14% of people in a committed relationship do not know what their partner earns
14% do not know how much their spouse has saved
A third of engaged couples do not know if their partner has any debt - and a fifth don’t know if their partner owns their own home
One in ten who own a home with their partner don’t know what their share of ownership is - with 9% not knowing how much the mortgage payments are
19 September 2023: Many UK couples are committing ‘financial infidelity’ according to new research from Starling Bank. A quarter (24%) of married couples, and 30% of people in a committed relationship, say they are keeping a financial secret from their partner.
Nearly a third (29%) of married respondents are hiding how much they have in savings, while a tenth (9%) are keeping quiet about whether they own any property. Meanwhile, a fifth (21%) are hiding debt from their partner, and 16% are concealing the loss of money - such as through gambling or poor investments.
Many couples are simply not having important money conversations with their other half. One in seven (14%) of those in a relationship say they don’t know what their partner earns, including 9% of those who are married. In fact, just 41% of those aged under 25 and in a relationship say they know their partner’s salary.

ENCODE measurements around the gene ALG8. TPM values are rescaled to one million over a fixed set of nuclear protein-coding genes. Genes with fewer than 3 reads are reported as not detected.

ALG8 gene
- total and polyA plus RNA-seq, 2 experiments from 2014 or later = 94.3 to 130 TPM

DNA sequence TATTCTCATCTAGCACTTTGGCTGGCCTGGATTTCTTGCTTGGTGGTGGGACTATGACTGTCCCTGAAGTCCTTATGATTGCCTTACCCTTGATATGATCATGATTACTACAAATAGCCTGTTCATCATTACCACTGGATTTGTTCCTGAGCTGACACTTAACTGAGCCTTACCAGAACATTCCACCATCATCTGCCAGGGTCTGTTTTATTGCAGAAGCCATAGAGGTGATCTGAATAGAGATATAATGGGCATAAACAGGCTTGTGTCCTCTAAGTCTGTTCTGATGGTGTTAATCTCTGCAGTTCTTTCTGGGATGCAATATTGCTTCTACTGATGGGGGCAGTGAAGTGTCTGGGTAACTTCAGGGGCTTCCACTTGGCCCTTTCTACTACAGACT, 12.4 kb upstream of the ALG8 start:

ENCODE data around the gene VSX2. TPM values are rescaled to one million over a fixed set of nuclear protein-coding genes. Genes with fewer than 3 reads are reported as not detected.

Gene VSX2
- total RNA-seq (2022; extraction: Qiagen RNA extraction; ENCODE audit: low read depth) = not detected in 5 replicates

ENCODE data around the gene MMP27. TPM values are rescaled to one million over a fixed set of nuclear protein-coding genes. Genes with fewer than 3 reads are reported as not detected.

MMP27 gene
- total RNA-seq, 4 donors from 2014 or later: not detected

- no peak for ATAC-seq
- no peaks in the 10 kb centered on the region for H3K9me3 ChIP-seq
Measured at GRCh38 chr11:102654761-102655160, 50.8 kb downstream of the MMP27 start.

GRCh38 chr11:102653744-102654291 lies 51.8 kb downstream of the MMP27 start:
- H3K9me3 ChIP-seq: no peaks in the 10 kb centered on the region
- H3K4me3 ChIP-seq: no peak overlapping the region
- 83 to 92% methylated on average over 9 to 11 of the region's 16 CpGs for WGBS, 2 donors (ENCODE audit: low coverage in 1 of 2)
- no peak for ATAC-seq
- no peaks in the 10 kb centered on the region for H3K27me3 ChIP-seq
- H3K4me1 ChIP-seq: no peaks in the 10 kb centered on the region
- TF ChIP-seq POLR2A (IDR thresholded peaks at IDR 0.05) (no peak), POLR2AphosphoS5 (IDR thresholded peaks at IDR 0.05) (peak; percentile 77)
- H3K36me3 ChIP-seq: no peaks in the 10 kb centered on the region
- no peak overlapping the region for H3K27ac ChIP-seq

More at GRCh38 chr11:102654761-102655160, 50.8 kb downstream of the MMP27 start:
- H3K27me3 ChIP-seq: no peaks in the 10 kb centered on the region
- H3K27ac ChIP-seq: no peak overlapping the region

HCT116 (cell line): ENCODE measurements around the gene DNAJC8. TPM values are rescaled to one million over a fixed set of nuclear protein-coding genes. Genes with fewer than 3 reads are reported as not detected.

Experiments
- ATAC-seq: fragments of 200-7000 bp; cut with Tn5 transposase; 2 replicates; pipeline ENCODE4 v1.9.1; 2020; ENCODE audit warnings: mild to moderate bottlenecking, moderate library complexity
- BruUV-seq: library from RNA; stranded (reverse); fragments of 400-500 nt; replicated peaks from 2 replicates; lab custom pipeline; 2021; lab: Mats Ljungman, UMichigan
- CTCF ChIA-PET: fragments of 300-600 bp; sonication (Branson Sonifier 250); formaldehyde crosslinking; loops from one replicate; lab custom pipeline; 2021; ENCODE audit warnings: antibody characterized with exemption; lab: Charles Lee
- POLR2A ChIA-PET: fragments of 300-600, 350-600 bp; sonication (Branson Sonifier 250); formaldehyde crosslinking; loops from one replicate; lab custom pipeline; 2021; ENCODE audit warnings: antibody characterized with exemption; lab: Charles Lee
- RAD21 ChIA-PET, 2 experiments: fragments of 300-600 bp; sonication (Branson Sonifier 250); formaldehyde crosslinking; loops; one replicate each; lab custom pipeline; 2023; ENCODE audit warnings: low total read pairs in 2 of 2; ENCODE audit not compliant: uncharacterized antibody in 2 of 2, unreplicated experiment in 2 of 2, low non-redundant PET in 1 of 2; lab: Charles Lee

Financial conversations are limited among couples that are married or betrothed too, with 11% of married people not knowing if their partner has any debt and 14% unsure of how much their spouse has in savings. Among engaged couples, nearly a third (31%) say they do not know if their other half has any debt and 22% don’t even know if they own their own home.
Property ownership appears to be a taboo subject for many; 17% did not talk about whether they owned a property or not until they were engaged, married or buying a home together.
Many couples trust their partners with their password however; half (50%) know their partner’s mobile phone passcode, 42% know their email passwords and a third (33%) are entrusted with their partner's online banking password.
Unjoined at the chip
Nearly a fifth (19%) of couples are choosing to manage their finances separately, including 12% of married couples, which is leading to uncertainty on the status of household finances. Fourteen percent of those surveyed say they don’t know what is in their joint savings account and 13% wouldn’t know how much they independently have in savings and assets.
Amongst those who own a home with their partner, 10% say they wouldn’t know what their share of ownership of the home is if they and their partner were to break up, while 8% wouldn’t know how much of the mortgage needs paying off. Nearly one in ten (9%) admit they don’t even know what their monthly mortgage payments are.
Rachel Kerrone, family finance expert at Starling Bank said: “All couples manage their finances differently, with some ‘joined at the chip’ and others keeping finances separate, or even secret, from each other.
“Joint accounts are a great way of keeping track of shared spending - offering full transparency and equal control on both sides. But as couples who take out a joint account can influence each other’s credit score, it is very important to understand your partner’s financial situation before taking one out. Regular conversations about money are vital for financial wellbeing .”
Starling has summarised the key things couples should discuss before opening a joint bank account.